Accessing a NAS device
Connecting to the Internet - Wired
Connecting to the Internet - Wireless
Network Shares
 - Create Linux Lite Shares
 - Access Linux Lite shares from Windows
 - Access Windows shares from Linux Lite
Remote Access with VNC
Setting the Time & Date
USB Broadband Modem

Connecting to the Internet - Wired

For the most part, you shouldn't have to configure anything in Network Connections if you are connected to your router with an ethernet cable. Your router is most likely already set up to give you an IP address automatically. So in this tutorial we will instead focus on connecting to your router with a static IP address.

Make sure Enable Networking has a tick beside it. The first step is to left click on the network tray icon and select Edit Connections.

If at any point you are asked to enter your password, please do so.

Highlight the Wired connection entry, and click on the Edit (cog) button.

Click on the IPv4 or IPv6 tab (consult your ISP on which one to use, IPv4 is the default) and select Manual.

Click on the Add button in Addresses an enter in the appropriate numbers. Be sure to include the DNS address. This is typically the same address as your router web login address (just the 4 sets of numbers).

Example:


Address: 192.168.1.44
Netmask: 24
Gateway: 192.168.1.1 (this is your Router address)
DNS Servers: 192.168.1.1 (this is also your Router address)

Click on Save to finish.

Connecting to the Internet - Wireless

In the system tray (near the clock, bottom right hand side of your screen) if you have no connection at the moment you will see a diagonal broken line with a red cross next to it. This denotes that there is no connection currently. Left click on the icon, if your wireless is working, you should have a list of wireless networks in your area, select your network. If you cannot see any wireless networks at all, your wireless device driver may not be installed, or for example your wireless switch on your laptop is in the Off position. If after you have checked this there are still no wireless networks showing, go to Menu, Settings, Install Drivers and see if your wireless device is listed. If it is, install the driver for it and continue with this tutorial. (You will need to connect to the internet using a wired connection in order to download and install the wireless driver.)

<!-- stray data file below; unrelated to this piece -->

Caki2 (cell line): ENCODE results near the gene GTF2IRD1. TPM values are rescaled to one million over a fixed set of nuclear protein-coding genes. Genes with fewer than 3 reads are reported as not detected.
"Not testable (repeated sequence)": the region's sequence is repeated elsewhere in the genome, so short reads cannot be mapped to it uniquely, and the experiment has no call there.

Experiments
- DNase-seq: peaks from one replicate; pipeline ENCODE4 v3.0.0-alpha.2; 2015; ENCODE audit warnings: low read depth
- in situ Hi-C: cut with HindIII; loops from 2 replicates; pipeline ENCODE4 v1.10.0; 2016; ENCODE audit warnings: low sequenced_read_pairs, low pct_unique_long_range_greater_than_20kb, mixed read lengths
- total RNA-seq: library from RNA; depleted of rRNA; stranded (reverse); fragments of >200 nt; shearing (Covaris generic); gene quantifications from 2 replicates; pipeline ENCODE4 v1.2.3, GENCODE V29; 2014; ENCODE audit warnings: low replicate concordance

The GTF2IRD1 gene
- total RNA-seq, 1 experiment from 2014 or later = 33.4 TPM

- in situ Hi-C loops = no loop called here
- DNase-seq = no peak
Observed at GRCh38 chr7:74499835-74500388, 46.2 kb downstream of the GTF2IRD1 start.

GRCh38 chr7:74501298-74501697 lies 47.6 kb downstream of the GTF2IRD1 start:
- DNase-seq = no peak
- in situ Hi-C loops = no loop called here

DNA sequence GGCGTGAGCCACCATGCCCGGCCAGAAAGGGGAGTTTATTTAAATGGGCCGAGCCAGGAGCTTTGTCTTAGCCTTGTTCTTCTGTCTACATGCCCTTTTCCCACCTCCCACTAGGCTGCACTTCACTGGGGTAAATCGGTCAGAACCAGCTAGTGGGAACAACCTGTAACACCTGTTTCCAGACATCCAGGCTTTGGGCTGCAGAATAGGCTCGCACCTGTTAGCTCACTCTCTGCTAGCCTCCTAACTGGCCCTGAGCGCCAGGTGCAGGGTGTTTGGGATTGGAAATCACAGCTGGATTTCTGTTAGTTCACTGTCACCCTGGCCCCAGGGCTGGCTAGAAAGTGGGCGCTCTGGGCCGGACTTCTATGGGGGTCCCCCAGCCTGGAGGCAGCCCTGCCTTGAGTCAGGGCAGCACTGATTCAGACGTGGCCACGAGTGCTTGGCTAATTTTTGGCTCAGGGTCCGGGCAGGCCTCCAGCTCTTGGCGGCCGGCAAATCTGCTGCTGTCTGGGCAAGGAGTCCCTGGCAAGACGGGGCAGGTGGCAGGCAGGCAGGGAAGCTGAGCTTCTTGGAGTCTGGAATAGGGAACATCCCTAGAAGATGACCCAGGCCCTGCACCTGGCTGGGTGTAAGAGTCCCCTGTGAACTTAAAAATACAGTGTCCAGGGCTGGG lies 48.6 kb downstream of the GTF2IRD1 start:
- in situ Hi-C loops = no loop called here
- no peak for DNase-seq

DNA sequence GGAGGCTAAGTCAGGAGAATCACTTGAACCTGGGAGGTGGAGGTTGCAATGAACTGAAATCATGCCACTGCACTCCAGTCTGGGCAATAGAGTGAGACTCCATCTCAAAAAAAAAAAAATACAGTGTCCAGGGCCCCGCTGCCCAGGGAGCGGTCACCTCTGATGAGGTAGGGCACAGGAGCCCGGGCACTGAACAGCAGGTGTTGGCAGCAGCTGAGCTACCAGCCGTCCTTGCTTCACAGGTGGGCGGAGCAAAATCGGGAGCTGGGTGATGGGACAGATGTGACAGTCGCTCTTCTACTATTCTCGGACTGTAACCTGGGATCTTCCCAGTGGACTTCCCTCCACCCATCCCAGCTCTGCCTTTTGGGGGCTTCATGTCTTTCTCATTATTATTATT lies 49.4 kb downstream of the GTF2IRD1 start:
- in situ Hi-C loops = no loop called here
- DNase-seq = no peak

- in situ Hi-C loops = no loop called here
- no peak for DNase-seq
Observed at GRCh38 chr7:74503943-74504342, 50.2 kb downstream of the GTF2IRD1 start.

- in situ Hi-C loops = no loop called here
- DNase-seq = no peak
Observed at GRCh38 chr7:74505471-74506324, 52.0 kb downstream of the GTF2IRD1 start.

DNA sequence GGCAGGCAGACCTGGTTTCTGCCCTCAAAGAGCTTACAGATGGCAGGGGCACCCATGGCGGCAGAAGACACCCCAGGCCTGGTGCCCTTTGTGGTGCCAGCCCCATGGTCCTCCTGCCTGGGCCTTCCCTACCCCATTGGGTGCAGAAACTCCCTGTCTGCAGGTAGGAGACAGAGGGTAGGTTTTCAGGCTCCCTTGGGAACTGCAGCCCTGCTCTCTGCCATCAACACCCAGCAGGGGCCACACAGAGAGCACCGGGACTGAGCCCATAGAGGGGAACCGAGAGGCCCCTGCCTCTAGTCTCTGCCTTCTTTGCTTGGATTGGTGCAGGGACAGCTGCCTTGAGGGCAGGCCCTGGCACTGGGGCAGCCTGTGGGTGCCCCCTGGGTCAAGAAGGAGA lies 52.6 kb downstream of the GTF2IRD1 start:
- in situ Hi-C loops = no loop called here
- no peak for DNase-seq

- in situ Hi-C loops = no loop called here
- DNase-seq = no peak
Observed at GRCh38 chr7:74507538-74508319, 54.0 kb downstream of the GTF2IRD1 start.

A box will pop up asking for your wireless password. If you would like to view your password while you type it, tick the 'Show password' box to ensure that you have entered your wireless password correctly.

You will then receive a notification in the top right hand corner of your screen once you are connected.

After a successful connection, you should see a tray icon like the one shown below.

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USB Broadband Modem

If you have the Huawei E220 then this should work out of the box. This is a very common modem and we encourage you to use this model if it is possible.

Right click on the Network Connections tray icon and select New Mobile Broadband connection. Configure your settings according to the details from your 3g service provider.

At this stage no other modems have been tested.

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Accessing a NAS device

Many homes now use a NAS or Network Attached Storage device. In this tutorial we'll show you how to access all your media files, then show you how to play them across your network with VLC. When this set up is complete, you'll also be able to copy and paste files between your NAS and your pc just like you did in Windows or Mac.

First thing you need to do is find the IP address of your NAS. You may know this already or your NAS manual will show you how to find this. Once you have your NAS's IP address, open up your home folder and type in the following:

smb://192.168.1.49 where 192.168.1.49 is your NAS's IP address.

Put in the username of the NAS, in most cases it is admin, but again refer to your manual for the correct information. Put in the workgroup (Domain) name, and finally the password for your NAS. Place a dot in Remember forever if you want it to save your details.

You should now see all of your NAS folders.

Lets look inside the Movies folder for this device, as you can see I have a movie file in there called The Code Story of Linux Documentary.webm

Before we can start playing media files across the network, we need to set up VLC so that it can access and play files remotely. In Linux Lite, click on Menu, Multimedia, VLC Media Player. With VLC open, click on Tools, Preferences.

In the window that pops up, in the bottom left click on All. Then on the left, expand Input / Codecs, Access modules, SMB. Then put in your NAS's username, password and finally the SMB domain (Workgroup). Click on Save to finish and close VLC.

Now that we've given VLC the network credentials it needs to access your NAS, we can browse and play our files.

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Network Shares